17 November 2014

The search for two men in Nepal - Members of the public assist in MOM’s quest for justice

17 November 2014

“I had lost all hope of getting back the money,” said Mr Jai Bahadur Rai in Hindi. “MOM gave me short term visas to continue working in Singapore, but I couldn’t find a suitable job. There was a lot of tension in my family and I was afraid of returning to Nepal due to the loans I had taken. It was frustrating.”

Foreign workers like Jai come to Singapore with the hopes of earning more than what they could get in their home country. After they arrive here, they work hard and most send home a large part of their salaries to their families and loved ones. It becomes a catastrophe when an errant employer decides not to pay them their dues.

Jai and fellow Nepali cook Mr Dipak walked in to MOM in August 2009 to report that their employer, Nachia Restaurant, owed them over $12,000 in unpaid wages accumulated since May 2009. The Foreign Manpower Management Division (FMMD) immediately began an investigation. The employer was subsequently prosecuted and ordered to pay their outstanding salaries by instalment in Dec 2010.

While waiting for their salary arrears, Jai and Dipak were placed on a Special Pass by FMMD to legalise their stay as they were no longer working for Nachia Restaurant. Although Jai and Dipak were allowed to find jobs, they were unable to secure any new employment. 

After some time, Jai and Dipak decided to head home to Nepal in Sep 2011. “MOM said that they would contact me and return the money to me when they get it,” recounts Jai.

Even though they had returned home, MOM continued to pursue their former employer for the unpaid salaries. In December 2012, Mr Shaik Dawood Kuthubudeen, the manager of Nachia Restaurant was arrested for defaulting on his payment plan. Shortly after, he was ordered to start paying the owed salaries, in installments. By January 2014, the outstanding salaries had been fully paid up to the Court. However, when MOM tried to contact the workers, the contact numbers they had provided were no longer valid.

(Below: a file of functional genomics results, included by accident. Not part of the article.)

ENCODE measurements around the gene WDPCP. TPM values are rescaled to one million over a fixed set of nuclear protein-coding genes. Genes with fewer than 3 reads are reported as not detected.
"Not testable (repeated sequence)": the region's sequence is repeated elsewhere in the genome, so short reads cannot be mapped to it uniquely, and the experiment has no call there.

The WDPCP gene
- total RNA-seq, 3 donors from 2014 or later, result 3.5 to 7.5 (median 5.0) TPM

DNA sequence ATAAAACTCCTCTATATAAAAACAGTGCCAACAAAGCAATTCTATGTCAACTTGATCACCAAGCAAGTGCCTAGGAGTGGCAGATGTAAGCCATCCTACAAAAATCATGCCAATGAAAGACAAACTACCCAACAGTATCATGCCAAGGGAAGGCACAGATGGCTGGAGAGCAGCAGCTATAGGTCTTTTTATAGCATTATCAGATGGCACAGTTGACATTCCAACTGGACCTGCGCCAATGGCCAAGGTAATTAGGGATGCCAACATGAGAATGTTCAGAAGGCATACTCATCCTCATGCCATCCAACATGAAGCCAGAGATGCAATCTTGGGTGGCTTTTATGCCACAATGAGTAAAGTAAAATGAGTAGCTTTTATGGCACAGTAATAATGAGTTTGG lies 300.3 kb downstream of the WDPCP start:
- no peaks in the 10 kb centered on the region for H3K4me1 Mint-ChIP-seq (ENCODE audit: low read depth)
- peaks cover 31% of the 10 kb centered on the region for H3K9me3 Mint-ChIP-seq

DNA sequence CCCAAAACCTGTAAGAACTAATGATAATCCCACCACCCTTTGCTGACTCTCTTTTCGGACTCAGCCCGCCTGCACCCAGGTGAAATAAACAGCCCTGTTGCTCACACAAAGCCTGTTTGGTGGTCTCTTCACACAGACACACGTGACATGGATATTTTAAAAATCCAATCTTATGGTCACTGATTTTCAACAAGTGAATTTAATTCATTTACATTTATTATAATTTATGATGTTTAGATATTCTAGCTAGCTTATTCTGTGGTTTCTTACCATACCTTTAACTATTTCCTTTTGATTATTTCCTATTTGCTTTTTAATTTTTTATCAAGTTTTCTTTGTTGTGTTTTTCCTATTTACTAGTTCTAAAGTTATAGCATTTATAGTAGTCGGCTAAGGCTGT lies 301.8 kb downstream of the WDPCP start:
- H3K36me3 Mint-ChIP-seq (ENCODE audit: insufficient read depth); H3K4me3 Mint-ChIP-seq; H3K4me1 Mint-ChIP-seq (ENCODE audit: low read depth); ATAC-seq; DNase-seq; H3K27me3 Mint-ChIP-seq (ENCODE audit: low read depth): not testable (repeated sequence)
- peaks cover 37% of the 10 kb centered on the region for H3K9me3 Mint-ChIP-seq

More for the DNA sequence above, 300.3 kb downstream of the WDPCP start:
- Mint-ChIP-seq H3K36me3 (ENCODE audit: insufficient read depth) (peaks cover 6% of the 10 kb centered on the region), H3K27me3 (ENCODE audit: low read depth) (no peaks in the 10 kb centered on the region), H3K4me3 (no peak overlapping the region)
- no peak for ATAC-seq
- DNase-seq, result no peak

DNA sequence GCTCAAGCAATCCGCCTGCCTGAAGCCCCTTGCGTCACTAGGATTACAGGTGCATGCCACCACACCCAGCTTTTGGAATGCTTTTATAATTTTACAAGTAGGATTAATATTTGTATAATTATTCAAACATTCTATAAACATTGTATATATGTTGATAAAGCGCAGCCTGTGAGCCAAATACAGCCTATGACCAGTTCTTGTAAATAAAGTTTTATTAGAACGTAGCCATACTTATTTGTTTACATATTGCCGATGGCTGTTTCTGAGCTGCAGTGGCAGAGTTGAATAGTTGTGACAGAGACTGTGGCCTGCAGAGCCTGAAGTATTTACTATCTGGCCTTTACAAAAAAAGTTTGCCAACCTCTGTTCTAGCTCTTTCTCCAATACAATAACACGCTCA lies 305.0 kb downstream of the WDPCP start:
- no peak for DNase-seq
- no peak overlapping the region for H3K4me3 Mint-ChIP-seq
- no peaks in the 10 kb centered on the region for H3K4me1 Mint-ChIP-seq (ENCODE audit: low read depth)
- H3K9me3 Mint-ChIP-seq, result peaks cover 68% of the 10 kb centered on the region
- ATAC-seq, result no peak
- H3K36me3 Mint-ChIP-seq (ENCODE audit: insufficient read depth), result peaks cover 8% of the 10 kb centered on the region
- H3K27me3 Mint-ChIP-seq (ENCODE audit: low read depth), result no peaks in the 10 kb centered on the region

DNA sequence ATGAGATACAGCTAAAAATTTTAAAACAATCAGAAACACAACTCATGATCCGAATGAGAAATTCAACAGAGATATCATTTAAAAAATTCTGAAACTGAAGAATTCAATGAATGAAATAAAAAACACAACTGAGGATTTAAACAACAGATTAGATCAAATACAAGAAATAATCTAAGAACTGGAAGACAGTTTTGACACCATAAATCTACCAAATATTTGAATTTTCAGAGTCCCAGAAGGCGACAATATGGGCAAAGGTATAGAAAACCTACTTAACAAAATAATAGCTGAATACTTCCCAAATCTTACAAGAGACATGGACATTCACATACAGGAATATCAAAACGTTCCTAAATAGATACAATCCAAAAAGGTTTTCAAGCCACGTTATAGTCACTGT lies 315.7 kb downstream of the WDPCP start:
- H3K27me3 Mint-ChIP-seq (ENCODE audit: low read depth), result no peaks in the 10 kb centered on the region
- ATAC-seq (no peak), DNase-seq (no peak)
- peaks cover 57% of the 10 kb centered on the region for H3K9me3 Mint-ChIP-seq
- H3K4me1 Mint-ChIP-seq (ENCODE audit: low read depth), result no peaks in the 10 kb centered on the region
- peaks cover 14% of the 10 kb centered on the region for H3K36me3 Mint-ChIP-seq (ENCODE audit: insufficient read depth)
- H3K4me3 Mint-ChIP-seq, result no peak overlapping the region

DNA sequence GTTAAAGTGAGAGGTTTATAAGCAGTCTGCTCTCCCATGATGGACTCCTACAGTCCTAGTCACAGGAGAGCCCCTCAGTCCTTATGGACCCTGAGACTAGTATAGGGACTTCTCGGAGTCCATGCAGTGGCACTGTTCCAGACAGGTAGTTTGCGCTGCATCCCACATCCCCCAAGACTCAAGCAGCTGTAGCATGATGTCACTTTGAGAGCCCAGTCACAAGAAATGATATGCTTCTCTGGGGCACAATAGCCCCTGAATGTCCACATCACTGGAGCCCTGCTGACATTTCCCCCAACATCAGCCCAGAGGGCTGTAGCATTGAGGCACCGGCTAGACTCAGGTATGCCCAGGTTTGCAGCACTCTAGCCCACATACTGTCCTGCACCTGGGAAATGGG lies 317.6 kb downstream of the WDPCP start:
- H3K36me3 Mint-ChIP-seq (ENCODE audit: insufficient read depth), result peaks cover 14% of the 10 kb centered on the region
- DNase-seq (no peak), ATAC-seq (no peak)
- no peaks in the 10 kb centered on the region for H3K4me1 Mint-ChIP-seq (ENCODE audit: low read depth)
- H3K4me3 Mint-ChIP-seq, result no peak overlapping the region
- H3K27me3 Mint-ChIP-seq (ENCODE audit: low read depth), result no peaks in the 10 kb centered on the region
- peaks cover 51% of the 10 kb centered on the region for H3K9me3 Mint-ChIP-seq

Subsequently, MOM contacted the Nepal Consulate in Singapore for assistance but they were unable to locate them. This did not stop MOM and other options were explored. Mrs Quek Siew Fong, a Senior Deputy Director from FMMD, approached her acquaintance, Ms Melissa Kwee, for assistance. 

Ms Melissa Kwee (right), chief executive of the National Volunteer and Philanthropy Centre
“Siew Fong wrote me an email as we had met years before and she knew I used to live in Nepal and have looked out for migrant workers in Singapore,” shared Melissa, who is also the chief executive of the National Volunteer and Philanthropy Centre's (NVPC) board, “I reached out and found a Singaporean pastor in Nepal who was willing to help. She asked me for details and Siew Fong quickly provided the requisite information. She handled the case personally and there were many late night exchanges over how we might coordinate to obtain enough information to make the search worthwhile.” 

Ms Penny Phua (far right), a Singaporean pastor in Nepal, with her assistants